[Numpy-discussion] Do we want scalar casting to behave as it does at the moment?

Andrew Collette andrew.collette@gmail....
Fri Jan 4 11:25:07 CST 2013


Hi,

> In fact in 1.6 there is no assignment of a dtype to '1' which makes
> the way 1.6 handles it consistent with the array rules:

I guess I'm a little out of my depth here... what are the array rules?

>   # Ah-hah, it looks like '1' has a uint8 dtype:
>   (np.ones(2, dtype=np.uint8) / np.ones(2, dtype=np.uint8)).dtype == np.uint8
>   (np.ones(2, dtype=np.uint8) / 1).dtype == np.uint8
>   # But wait! No it doesn't!
>   (np.ones(2, dtype=np.int8) / np.ones(2, dtype=np.uint8)).dtype == np.int16
>   (np.ones(2, dtype=np.int8) / 1).dtype == np.int8
>   # Apparently in this case it has an int8 dtype instead.
>   (np.ones(2, dtype=np.int8) / np.ones(2, dtype=np.int8)).dtype == np.int8

Yes, this is a good point... I hadn't thought about whether it should
be unsigned or signed.  In the case of something like "1", where it's
ambiguous, couldn't we prefer the sign of the other participant in the
addition?

> interaction between these. But in 1.6, as soon as you have a uint8
> array, suddenly all the other precisions might spring magically into
> being at any moment.

I can see how this would be really annoying for someone close to the
max memory on their machine.

> So options:
> If we require that new dtypes shouldn't be suddenly introduced then we
> have to pick from:
>   1) a / 300 silently rolls over the 300 before attempting the
> operation (1.5-style)

Were people really not happy with this behavior?  My reading of this thread:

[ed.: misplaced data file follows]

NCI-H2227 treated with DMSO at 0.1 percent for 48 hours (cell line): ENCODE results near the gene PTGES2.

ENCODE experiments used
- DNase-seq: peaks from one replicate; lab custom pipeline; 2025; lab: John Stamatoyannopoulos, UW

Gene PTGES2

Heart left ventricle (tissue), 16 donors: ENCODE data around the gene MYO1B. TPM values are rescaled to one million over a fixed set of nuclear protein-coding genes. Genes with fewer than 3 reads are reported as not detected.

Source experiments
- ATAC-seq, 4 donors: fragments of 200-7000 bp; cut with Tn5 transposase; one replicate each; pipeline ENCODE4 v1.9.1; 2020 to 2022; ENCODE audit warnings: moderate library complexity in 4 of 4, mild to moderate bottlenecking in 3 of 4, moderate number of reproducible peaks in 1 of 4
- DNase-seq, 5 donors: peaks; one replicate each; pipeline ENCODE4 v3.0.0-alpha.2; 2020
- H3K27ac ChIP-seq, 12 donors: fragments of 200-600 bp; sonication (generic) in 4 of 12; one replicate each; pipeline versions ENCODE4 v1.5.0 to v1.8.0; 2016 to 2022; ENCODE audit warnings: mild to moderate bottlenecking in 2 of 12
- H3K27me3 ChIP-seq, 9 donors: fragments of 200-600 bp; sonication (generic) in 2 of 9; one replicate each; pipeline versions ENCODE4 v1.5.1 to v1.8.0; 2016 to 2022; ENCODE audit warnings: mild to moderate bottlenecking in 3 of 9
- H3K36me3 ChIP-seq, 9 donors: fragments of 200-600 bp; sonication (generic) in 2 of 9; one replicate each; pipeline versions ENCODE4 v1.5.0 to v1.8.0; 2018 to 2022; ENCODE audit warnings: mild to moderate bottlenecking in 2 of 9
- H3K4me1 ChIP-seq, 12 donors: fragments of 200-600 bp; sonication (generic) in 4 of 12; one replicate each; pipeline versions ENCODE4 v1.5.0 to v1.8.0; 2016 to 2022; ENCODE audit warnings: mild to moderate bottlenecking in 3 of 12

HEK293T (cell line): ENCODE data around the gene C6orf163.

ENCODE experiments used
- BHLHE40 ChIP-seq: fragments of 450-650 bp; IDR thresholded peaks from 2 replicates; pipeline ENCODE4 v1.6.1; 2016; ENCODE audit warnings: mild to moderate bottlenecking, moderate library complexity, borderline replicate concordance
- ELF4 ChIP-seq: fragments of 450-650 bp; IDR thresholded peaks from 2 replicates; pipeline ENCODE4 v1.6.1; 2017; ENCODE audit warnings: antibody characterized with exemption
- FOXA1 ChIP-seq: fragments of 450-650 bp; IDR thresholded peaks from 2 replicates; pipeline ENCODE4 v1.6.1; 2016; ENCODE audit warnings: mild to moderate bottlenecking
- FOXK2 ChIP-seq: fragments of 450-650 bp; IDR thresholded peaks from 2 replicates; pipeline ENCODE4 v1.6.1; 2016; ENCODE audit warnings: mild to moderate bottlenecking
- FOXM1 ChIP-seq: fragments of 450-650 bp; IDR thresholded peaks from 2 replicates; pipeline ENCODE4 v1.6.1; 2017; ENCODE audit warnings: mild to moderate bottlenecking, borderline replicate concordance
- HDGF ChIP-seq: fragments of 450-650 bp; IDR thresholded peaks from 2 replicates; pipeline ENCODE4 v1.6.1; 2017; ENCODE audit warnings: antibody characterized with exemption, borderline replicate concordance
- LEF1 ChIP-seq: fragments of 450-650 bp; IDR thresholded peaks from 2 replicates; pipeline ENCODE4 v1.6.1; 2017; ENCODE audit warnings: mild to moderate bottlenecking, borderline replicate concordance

http://thread.gmane.org/gmane.comp.python.numeric.general/47986

was that the change was, although not an accident, certainly
unexpected for most people.  I don't have a strong preference either
way, but I'm interested in why we're so eager to keep the "corrected"
behavior.

>   2) a / 300 upcasts to machine precision (use the same rules for
> arrays and scalars)
>   3) a / 300 gives an error (the proposal you don't like)
>
> If we instead treat a Python scalar like 1 as having the smallest
> precision dtype that can hold its value, then we have to accept either
>   uint8 + 1 -> uint16
> or
>   int8 + 1 -> int16

Is there any consistent way we could prefer the "signedness" of the
other participant?  That would lead to both uint8 +1 -> uint8 and int8
+ 1 -> int8.

> Or there's the current code, whose behaviour no-one actually
> understands. (And I mean that both figuratively -- it's clearly
> confusing enough that people won't be able to remember it well in
> practice -- and literally -- even we developers don't know what it
> will do without running it to see.)

I agree the current behavior is confusing.  Regardless of the details
of what to do, I suppose my main objection is that, to me, it's really
unexpected that adding a number to an array could result in an
exception.

Andrew


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